Some hot chili peppers were also unsuccessfully grown within the beds, the small yields of these plants are not considered in these records.

Soil Analysis 

Physical Analysis - See soil test card in main spreadsheet.
The soil health card we used was developed as part of the Good Soil Project and the Good Worm Project, initiatives of Tuckombil Landcare Inc. in partnership with NSW DPI (then NSW Agriculture) and the Natural Heritage Trust. You can download it here.

Mineral Analysis - Soil samples were taken in early spring before fertility inputs and sent to the NAAS of the Ministry of Agriculture and Food.

Soil Microbiology Analysis - Thank you to Vitalia Baranyai and Birgit Albertsmeier who volunteered to study the microbiology of the soil samples from the gardens. See soil microbiology results in the main spreadsheet

Produce Yields

The total produce from each of the main crops in the polyculture were as follows;

Tomato - Solanum lycopersicum : 130.1 kg
Tomato - Solanum lycopersicum : (Blemished with cracks or blotches but suitable for processing) 82.9 kg
Basil - Ocimum basilcium : 4.01 kg
Fresh Runner Beans - Phaseolus coccineus and French Beans - Phaseolus vulgaris : 30 .68kg
Dried Beans - Phaseolus coccineus, P.vulgaris : 1.26 kg
Courgette - Cucurbita pepo : 104.8 kg
Winter Squash - Cucurbita pepo : 4.91 kg 

All produce was weighed directly after harvest and unless otherwise stated, all of the produce recorded was in excellent condition and fit for market. Produce not fit for market was composted or fed to our animals and is not included in these records.

Garden Produce

Inputs and Outputs 

The below table summarises the input and outputs. Use the scroll bar at the bottom of the table to move right. You can find all of the data entries here

  Comments on Results and Record Keeping  

  • If you compare our home garden study with the market garden study it's clear that we are achieving much higher yields in significantly less time and costs at home than in the market garden. I suggest a few of the reasons for this are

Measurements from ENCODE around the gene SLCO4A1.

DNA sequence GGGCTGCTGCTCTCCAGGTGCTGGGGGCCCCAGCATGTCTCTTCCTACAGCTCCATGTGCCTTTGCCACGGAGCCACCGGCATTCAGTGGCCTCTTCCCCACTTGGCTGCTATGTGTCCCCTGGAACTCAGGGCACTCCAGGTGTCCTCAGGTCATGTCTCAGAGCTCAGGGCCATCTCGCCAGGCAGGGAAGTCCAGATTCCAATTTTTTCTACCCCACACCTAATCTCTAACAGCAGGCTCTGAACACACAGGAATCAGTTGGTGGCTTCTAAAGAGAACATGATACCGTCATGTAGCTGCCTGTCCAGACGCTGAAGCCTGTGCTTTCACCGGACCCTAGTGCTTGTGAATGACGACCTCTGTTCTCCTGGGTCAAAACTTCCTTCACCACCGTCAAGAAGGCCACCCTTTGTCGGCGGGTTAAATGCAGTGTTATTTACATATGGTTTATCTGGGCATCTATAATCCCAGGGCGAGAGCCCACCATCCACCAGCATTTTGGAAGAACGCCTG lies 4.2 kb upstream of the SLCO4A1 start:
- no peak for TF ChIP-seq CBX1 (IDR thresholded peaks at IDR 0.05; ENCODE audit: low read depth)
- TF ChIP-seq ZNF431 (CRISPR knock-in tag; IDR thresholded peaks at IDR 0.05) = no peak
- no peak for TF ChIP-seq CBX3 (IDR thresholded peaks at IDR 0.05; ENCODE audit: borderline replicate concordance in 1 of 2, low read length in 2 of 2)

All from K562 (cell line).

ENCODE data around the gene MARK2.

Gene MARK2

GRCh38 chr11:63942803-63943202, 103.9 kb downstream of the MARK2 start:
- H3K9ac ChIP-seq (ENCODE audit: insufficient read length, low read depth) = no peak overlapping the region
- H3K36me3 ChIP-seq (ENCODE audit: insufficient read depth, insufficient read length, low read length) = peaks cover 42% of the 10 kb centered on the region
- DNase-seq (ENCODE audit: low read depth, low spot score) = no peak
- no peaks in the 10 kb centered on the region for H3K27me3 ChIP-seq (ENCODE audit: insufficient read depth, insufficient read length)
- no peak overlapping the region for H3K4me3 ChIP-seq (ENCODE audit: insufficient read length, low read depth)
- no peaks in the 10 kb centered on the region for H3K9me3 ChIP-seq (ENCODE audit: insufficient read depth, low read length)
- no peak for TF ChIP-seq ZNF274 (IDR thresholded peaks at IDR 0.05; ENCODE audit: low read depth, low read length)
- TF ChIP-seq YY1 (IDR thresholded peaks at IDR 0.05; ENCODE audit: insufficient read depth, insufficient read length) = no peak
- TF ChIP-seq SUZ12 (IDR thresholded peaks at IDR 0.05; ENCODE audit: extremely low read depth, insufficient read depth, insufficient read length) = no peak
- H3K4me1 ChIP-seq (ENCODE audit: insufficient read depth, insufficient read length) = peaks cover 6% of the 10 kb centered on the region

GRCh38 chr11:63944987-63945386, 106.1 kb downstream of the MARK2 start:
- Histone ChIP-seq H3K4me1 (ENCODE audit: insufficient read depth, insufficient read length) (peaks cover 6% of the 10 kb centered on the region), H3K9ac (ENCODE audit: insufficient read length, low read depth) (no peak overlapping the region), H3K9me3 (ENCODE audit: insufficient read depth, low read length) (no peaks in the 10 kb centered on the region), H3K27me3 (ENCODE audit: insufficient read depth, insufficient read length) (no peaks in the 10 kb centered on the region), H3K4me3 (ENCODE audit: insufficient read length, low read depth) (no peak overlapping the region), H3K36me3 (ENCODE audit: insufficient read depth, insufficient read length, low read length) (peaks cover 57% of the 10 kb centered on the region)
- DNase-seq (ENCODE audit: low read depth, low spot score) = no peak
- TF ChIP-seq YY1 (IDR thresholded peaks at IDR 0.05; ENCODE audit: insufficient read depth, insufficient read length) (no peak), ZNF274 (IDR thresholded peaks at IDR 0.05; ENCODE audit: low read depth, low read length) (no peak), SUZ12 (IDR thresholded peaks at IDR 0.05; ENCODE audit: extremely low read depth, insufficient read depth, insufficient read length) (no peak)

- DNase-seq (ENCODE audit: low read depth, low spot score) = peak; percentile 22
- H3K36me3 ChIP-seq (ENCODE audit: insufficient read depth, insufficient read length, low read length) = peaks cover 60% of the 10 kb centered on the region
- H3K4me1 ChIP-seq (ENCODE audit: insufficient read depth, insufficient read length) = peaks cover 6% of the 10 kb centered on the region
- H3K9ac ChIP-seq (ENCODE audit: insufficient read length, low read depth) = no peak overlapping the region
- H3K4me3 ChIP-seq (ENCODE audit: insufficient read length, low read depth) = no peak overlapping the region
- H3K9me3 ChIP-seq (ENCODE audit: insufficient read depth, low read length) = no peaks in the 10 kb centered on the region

-After 10 years of cultivating the home garden beds the soils are in excellent condition and the process is well-versed   
-The irrigation plan for the site was not adequate and crop growth was inhibited by lack of water.
-Our initial fertility input was too low. It would have been more economical to use a composted farm yard manure for the initial input and apply at 10 - 15 L per m2. Worm castings  are excellent for potting on the seedlings and for planting out with.  I also find it invaluable in the bionursery where its provides all round fertility and health to the potted plants but it worked out too expensive to use as an initial fertility input. 
-The initial site preparation was far from ideal. Rotary tilling the site broke up rhizomes into thousands of pieces resulting in the unwelcome growth of a local Mint in the vegetable beds. If we were to repeat the set up process I would certainly take the time and resources to sheet mulch the area the summer before planting it out.   
-The volunteer team had little or no prior experience in the garden. The point is for the team to learn on the job and the results should indeed reflect the time it takes novices to run the garden.      
- Its was also our first time managing this project and we were also learning on the job.
  • This being the first year of the study and working with a group we had some issues with the record keeping. That said, I feel we have not drastically misrepresented the reality of the workload but I have certainly recognized where improvements can be made. A method that we'll be using next year is to record the time it takes 4 people to undertake a certain task over say 10 m of a bed. We'll then divide the time by 10 to establish the time it takes to do each task per m2 and take the average between the 4 as our record. We can account for rests, disturbances and slowing down by adding 15% to the record. This way we have a standardized method that can be replicated easily and we do not take the soul out of the activity with constant attention to a clock. Its also an easy to replicate method. For a breakdown of our records see the management sheet in the main spreadsheet